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Paul Schneiderman, Ph.D., Professor of Finance & Economics, Southern New Hampshire University ©2008 South ‐ Western
Paul Schneiderman, Ph.D., Professor of Finance & Economics, Southern New Hampshire University ©2008 South ‐ Western

Paul Schneiderman, Ph.D., Professor of Finance & Economics, Southern New Hampshire University ©2008 SouthWestern

In This Lecture… ..

Goods and Bads Resources Scarcity Opportunity Costs Costs and Benefits

In This Lecture… .. Goods and Bads Resources Scarcity Opportunity Costs Costs and Benefits

In This Lecture… ..

Decisions Made at the Margin Efficiency Unintended Effects Exchange

In This Lecture… ..

Microeconomics & Macroeconomics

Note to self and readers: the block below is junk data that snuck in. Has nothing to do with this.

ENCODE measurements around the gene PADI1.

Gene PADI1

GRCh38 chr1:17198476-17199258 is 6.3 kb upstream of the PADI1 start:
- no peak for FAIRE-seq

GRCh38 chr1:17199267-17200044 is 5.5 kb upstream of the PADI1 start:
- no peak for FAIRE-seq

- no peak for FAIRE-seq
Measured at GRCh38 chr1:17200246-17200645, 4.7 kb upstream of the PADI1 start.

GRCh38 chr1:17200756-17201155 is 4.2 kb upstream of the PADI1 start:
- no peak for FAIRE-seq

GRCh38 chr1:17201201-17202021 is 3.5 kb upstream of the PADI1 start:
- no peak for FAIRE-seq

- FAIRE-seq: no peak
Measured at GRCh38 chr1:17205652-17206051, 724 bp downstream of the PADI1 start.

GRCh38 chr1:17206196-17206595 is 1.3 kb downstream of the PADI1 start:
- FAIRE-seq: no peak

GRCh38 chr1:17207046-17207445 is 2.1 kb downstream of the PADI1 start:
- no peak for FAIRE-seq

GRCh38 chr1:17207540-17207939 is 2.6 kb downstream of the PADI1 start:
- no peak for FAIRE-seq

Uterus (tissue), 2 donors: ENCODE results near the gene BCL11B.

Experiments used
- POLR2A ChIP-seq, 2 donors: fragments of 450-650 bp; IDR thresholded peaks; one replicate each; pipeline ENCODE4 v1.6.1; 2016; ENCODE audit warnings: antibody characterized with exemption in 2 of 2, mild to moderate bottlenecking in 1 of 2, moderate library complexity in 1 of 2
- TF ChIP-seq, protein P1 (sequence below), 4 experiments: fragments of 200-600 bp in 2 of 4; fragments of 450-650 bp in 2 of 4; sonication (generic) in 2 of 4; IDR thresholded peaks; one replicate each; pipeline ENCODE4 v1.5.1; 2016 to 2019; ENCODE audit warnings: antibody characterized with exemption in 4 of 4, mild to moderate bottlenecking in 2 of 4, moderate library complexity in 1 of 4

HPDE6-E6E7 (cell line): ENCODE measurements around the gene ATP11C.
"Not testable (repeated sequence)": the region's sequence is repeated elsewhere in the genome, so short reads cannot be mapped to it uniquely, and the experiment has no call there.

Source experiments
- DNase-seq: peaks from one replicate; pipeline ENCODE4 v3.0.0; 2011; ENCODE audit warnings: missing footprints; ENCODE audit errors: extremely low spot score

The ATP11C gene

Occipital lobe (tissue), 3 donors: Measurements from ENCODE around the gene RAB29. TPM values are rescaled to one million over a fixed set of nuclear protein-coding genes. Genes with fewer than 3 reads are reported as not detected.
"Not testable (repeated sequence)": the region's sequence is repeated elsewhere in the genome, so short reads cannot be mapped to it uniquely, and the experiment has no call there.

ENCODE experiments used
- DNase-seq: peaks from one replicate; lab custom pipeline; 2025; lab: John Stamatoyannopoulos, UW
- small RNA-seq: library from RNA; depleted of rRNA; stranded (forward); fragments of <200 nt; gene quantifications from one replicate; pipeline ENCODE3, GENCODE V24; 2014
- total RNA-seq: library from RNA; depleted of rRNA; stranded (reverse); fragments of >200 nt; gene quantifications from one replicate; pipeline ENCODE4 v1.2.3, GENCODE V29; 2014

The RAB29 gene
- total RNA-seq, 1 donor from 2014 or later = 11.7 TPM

Positive & Normative Economics

Building A Definition of Economics ~ Goods and Bads ~

Utility The satisfaction one receives from a good

Bad Anything from which individuals receive disutility or dissatisfaction

Good Anything from which individuals receive utility or satisfaction

Disutility The dissatisfaction one receives from a bad

Building A Definition of Economics ~ Resources ~

Land All natural

resources, such as minerals, forests, water, and unimproved land

Building A Definition of Economics ~ Resources ~ Land ‐ All natural resources, such as minerals,

Building A Definition of Economics ~ Resources ~

Labor The

physical and mental talents people contribute to the production process

Building A Definition of Economics ~ Resources ~ Labor ‐ The physical and mental talents people

Building A Definition of Economics ~ Resources ~